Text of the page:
In Vedic philosophy, the soul has three properties—sat or consciousness, chit or meanings, and ananda or pleasure. The sat of the soul is “I am”, the chit of the soul is “I have”, and the ananda of the soul is “I want”. These three aspects of the soul are also reflected in matter and pervade throughout the body—the parts of the body are due to chit or “I have”, the functions of each of the parts is due to sat or “I am”, and the pleasure associated with the functions of the parts is due to ananda or “I want”. Thus, even the world around us is a reflection of the properties of the soul (as parts, functions, and purposes), but they are so deeply enmeshed that we tend to think that the part is itself the function, and the function is itself the purpose. This post discusses the differences between these three aspects of the soul, and its implications for biology.
Table of Contents
The Hierarchy of Objects
The aspect of the world easiest to observe is that it comprises material objects. These objects are produced from elementary concepts, and they hence constitute complex concepts. The elementary concepts combine in a hierarchy, to create an inverted tree of meanings, quite like sentences are constructed from words, and the grammar of combination forms a tree structure.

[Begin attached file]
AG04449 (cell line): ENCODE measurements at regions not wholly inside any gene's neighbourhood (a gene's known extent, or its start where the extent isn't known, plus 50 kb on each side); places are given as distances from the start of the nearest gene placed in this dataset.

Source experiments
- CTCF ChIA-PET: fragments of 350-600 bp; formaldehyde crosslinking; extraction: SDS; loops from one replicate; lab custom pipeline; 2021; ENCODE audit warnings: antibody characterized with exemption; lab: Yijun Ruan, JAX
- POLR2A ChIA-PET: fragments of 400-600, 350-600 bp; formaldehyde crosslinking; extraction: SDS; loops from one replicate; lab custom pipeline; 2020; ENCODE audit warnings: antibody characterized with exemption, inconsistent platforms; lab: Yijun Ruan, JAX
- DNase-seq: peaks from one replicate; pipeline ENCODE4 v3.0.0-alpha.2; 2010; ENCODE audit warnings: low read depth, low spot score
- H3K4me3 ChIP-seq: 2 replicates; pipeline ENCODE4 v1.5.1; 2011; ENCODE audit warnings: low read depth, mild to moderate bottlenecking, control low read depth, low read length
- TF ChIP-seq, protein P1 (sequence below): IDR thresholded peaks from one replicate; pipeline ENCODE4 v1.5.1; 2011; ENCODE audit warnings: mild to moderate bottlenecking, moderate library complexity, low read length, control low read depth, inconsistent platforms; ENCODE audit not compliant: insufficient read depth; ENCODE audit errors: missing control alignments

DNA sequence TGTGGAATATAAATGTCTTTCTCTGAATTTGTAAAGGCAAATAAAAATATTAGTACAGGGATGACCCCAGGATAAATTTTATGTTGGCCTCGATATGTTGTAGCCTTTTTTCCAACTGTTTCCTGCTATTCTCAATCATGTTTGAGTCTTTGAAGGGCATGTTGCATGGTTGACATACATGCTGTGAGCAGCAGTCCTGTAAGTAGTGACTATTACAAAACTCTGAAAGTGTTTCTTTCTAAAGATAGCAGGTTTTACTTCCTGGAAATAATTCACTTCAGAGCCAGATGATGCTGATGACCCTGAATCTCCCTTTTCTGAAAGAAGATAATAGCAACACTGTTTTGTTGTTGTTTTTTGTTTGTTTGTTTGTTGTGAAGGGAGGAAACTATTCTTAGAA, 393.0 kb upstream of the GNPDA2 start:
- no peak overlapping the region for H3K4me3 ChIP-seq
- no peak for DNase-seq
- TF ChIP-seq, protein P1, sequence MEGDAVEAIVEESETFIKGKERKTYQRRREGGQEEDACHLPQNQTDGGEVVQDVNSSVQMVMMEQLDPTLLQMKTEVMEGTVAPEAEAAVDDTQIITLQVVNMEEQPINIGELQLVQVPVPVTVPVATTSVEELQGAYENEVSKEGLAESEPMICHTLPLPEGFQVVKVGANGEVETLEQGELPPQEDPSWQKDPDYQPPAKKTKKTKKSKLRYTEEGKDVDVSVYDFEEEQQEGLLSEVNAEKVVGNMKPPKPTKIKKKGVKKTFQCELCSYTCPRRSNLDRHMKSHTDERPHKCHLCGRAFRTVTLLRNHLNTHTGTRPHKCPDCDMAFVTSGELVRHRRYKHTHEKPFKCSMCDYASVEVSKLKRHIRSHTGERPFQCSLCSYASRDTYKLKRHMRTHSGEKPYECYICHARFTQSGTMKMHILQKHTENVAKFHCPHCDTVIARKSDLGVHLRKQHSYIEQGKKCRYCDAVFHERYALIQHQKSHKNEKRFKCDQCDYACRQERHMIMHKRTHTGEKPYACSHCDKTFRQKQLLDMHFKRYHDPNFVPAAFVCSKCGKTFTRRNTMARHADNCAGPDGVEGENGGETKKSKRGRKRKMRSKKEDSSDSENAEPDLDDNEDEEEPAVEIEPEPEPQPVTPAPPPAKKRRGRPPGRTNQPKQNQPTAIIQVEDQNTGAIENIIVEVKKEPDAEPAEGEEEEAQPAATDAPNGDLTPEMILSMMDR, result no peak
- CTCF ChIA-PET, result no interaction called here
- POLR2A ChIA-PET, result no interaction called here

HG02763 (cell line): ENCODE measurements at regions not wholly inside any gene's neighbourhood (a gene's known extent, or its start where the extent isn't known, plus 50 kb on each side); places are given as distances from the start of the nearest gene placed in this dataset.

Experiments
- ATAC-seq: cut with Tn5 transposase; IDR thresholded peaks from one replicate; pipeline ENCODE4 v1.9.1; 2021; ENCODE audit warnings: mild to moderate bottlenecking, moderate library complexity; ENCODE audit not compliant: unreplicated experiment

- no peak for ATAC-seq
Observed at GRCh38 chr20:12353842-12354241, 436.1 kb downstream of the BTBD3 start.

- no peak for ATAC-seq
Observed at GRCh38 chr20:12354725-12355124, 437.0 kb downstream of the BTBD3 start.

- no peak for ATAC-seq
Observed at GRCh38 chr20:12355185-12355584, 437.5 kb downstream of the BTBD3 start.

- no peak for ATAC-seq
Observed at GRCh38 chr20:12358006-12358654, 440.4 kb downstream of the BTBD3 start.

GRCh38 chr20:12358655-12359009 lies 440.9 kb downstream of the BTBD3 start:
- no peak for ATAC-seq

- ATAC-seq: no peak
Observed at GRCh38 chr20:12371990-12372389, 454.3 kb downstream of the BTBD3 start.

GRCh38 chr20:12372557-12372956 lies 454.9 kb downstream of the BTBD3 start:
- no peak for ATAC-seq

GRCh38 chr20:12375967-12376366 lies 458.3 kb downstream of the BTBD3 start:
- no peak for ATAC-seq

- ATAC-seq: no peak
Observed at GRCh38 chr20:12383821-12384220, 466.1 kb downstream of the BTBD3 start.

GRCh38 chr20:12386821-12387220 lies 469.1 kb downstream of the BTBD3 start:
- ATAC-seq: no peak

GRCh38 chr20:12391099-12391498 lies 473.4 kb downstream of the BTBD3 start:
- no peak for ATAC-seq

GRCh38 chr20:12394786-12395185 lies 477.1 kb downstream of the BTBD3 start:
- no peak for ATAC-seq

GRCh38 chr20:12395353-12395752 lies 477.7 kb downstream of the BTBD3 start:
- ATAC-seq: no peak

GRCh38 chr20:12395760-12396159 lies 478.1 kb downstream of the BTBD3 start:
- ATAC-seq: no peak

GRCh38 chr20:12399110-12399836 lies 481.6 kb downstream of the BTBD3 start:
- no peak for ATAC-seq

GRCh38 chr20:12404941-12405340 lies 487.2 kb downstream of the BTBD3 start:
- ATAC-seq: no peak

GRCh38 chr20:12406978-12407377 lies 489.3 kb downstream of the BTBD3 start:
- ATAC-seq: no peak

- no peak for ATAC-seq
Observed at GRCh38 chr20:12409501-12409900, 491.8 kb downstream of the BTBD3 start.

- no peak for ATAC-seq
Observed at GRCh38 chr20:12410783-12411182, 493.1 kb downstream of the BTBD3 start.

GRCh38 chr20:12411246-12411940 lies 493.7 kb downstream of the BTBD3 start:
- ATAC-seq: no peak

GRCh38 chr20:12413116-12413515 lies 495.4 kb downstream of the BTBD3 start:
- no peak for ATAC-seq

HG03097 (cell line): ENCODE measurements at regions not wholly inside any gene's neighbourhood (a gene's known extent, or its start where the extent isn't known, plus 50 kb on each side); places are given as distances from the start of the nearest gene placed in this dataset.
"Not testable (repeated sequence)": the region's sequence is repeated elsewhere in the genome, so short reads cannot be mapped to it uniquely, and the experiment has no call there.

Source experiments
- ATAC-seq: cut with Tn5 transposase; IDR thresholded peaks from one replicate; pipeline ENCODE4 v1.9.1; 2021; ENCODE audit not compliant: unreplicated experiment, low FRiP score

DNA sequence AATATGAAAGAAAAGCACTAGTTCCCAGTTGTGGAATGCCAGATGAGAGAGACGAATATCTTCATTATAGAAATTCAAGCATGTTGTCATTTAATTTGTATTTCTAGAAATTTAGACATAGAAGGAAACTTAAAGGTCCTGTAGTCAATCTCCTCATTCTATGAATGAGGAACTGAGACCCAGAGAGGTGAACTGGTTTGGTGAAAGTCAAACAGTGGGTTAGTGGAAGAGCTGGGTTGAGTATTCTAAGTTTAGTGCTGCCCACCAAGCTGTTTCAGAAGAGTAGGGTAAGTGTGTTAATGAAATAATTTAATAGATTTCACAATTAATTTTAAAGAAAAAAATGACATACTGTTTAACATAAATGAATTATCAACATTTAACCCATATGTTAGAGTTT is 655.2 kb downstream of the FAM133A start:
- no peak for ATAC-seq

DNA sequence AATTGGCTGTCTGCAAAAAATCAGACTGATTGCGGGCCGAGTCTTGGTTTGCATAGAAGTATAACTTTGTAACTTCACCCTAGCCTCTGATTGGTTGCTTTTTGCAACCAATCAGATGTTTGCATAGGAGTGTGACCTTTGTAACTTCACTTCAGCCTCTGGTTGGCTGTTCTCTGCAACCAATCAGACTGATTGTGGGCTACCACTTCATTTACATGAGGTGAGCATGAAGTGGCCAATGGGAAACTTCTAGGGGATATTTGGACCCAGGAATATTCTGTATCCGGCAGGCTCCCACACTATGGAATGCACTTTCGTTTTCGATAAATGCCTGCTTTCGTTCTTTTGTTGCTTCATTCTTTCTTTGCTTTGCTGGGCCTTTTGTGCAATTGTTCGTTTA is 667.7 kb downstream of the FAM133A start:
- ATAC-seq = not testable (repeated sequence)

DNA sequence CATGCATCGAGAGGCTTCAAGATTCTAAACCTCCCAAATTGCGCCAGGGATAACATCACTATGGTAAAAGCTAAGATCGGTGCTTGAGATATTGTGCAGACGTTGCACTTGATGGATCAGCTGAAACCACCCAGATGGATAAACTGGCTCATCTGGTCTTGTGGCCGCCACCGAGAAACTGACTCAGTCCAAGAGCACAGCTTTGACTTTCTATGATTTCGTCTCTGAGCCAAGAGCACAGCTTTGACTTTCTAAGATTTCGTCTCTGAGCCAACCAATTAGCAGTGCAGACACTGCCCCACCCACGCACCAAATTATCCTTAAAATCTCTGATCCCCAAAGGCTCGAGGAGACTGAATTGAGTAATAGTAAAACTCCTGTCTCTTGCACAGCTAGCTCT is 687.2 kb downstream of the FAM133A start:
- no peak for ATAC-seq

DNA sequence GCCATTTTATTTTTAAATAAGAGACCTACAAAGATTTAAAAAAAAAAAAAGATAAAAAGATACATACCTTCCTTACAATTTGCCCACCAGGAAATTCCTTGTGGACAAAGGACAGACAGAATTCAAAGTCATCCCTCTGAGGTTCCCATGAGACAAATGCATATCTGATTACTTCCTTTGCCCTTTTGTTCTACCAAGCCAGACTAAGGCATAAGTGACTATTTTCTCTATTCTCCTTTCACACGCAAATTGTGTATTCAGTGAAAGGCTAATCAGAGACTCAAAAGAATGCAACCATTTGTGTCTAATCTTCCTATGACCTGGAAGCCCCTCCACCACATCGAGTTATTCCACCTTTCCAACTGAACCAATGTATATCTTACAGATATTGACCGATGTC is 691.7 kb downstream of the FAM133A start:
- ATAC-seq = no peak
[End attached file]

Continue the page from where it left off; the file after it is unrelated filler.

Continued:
As you observe the higher and lower parts of this tree, you find a pattern. The higher nodes are the “bigger” or “macroscopic” objects, while the lower nodes are the “smaller” or “microscopic” particles. For example, the bigger node is an elephant, and the smaller nodes are the elephant’s body parts—tail, stomach, legs, ears, etc. The smaller is connected to the bigger, although the bigger is logically prior to the smaller because it is the higher node in the tree.
If the higher nodes are not perceived (because they are more abstract and hence not amenable to sense perception), then the elephant is not seen. We could still perceive the “tail”, “stomach”, “legs”, etc. and therefore think about the elephant quite like the proverbial blind men, who only see the individual body parts, and call them “cylinder”, “sphere”, “line”, etc. Without the detection of the elephant (even without the existence of the body parts), the body parts themselves would not be considered parts of the single body. They would just be modeled as independent and unrelated objects.